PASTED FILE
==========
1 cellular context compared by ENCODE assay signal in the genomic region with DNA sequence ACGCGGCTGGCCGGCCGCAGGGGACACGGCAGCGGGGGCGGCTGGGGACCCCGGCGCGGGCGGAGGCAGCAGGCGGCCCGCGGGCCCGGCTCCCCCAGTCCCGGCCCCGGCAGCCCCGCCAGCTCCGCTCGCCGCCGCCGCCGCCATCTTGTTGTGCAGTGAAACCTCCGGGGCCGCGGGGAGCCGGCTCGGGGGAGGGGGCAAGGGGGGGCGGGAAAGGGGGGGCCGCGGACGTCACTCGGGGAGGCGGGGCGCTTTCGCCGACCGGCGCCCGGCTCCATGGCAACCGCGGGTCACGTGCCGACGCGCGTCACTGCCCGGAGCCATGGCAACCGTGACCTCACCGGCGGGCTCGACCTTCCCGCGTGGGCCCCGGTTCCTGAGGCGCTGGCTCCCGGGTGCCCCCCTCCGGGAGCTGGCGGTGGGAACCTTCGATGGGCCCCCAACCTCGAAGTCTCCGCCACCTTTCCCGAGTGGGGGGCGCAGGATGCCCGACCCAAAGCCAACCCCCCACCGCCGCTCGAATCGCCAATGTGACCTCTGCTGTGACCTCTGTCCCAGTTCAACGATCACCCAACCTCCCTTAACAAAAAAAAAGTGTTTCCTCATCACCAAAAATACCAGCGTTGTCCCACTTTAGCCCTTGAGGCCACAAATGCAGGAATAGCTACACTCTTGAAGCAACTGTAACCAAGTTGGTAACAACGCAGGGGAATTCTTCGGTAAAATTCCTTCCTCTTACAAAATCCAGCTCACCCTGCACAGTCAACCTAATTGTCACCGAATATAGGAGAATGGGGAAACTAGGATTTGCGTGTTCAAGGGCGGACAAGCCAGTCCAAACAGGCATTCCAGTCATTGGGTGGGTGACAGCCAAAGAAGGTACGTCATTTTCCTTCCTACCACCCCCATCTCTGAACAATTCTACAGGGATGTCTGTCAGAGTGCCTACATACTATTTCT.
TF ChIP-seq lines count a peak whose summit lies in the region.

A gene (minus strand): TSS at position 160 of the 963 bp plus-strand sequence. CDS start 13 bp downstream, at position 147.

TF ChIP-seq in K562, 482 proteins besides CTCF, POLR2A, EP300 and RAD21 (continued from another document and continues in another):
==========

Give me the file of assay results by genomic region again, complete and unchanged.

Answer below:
1 cellular context compared by ENCODE assay signal in the genomic region with DNA sequence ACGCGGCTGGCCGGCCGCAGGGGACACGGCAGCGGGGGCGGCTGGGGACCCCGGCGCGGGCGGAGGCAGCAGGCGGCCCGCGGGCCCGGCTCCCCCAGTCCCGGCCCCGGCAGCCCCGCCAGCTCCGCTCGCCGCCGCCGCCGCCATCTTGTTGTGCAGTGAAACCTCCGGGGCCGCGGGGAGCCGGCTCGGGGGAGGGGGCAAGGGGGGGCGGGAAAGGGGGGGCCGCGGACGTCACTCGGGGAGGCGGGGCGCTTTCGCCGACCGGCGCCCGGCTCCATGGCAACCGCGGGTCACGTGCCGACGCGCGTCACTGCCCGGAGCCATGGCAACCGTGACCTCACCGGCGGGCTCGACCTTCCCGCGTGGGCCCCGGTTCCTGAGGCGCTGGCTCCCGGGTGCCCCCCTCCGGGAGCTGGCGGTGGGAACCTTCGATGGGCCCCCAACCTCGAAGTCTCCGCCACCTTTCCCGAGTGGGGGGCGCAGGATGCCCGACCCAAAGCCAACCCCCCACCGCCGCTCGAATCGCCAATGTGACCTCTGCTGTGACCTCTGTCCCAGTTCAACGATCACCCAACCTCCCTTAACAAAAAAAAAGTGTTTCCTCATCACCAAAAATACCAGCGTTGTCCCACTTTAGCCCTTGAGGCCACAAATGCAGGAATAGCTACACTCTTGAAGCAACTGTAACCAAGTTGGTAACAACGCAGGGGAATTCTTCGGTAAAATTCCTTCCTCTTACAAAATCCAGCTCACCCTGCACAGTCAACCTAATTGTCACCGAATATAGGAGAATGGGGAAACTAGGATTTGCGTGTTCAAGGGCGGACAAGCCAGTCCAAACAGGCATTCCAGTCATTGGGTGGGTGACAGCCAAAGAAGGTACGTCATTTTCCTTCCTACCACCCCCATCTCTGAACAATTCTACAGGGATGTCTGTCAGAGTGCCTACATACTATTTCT.
TF ChIP-seq lines count a peak whose summit lies in the region.

A gene (minus strand): TSS at position 160 of the 963 bp plus-strand sequence. CDS start 13 bp downstream, at position 147.

TF ChIP-seq in K562, 482 proteins besides CTCF, POLR2A, EP300 and RAD21 (continued from another document and continues in another):